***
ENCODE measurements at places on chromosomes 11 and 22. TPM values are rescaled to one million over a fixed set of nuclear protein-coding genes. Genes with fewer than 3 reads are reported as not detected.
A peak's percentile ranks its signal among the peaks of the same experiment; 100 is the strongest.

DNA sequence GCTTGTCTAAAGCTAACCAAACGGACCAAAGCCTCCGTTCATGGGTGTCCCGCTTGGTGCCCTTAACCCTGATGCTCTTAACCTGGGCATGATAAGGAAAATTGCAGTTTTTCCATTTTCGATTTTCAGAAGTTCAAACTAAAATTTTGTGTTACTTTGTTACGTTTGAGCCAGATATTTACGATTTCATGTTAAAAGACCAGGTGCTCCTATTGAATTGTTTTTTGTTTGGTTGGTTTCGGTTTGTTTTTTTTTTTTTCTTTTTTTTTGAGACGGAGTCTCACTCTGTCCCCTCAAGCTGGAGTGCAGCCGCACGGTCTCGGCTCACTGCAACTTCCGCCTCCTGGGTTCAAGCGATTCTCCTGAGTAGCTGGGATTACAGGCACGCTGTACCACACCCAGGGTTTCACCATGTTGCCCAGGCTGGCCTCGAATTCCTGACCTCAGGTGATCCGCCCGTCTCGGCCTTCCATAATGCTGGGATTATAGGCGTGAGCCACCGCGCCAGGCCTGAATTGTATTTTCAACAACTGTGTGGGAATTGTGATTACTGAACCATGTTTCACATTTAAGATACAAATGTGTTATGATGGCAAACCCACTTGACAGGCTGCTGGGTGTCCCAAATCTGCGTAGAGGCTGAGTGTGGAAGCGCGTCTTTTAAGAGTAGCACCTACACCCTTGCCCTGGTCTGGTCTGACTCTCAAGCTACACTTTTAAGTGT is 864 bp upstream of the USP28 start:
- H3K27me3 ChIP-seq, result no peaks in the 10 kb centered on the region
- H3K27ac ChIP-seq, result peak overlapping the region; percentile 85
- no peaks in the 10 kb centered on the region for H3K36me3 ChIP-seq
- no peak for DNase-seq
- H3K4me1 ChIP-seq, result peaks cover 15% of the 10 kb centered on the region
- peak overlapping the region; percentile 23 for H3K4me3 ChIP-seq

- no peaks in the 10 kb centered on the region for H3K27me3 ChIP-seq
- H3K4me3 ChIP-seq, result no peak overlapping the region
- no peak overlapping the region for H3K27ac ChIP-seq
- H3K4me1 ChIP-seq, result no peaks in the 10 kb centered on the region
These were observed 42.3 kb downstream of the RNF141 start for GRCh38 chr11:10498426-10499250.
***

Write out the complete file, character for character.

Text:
ENCODE measurements at places on chromosomes 11 and 22. TPM values are rescaled to one million over a fixed set of nuclear protein-coding genes. Genes with fewer than 3 reads are reported as not detected.
A peak's percentile ranks its signal among the peaks of the same experiment; 100 is the strongest.

DNA sequence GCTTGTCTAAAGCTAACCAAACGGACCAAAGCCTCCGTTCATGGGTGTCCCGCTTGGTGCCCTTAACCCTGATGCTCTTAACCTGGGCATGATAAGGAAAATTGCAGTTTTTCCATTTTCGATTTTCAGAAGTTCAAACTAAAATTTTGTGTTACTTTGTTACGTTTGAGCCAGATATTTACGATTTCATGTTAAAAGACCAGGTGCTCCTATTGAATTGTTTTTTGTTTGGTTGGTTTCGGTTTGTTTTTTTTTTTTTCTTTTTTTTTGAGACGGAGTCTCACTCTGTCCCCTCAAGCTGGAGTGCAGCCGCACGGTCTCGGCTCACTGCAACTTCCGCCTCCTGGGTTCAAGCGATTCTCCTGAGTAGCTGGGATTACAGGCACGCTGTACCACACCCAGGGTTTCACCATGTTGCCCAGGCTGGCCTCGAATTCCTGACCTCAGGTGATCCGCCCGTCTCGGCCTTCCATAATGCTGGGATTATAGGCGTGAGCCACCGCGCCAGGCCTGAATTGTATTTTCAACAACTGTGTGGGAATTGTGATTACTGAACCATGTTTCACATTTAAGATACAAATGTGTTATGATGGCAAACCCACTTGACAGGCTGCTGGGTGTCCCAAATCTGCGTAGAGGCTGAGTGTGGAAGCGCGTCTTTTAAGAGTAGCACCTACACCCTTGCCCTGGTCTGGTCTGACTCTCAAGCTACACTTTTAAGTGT is 864 bp upstream of the USP28 start:
- H3K27me3 ChIP-seq, result no peaks in the 10 kb centered on the region
- H3K27ac ChIP-seq, result peak overlapping the region; percentile 85
- no peaks in the 10 kb centered on the region for H3K36me3 ChIP-seq
- no peak for DNase-seq
- H3K4me1 ChIP-seq, result peaks cover 15% of the 10 kb centered on the region
- peak overlapping the region; percentile 23 for H3K4me3 ChIP-seq

- no peaks in the 10 kb centered on the region for H3K27me3 ChIP-seq
- H3K4me3 ChIP-seq, result no peak overlapping the region
- no peak overlapping the region for H3K27ac ChIP-seq
- H3K4me1 ChIP-seq, result no peaks in the 10 kb centered on the region
These were observed 42.3 kb downstream of the RNF141 start for GRCh38 chr11:10498426-10499250.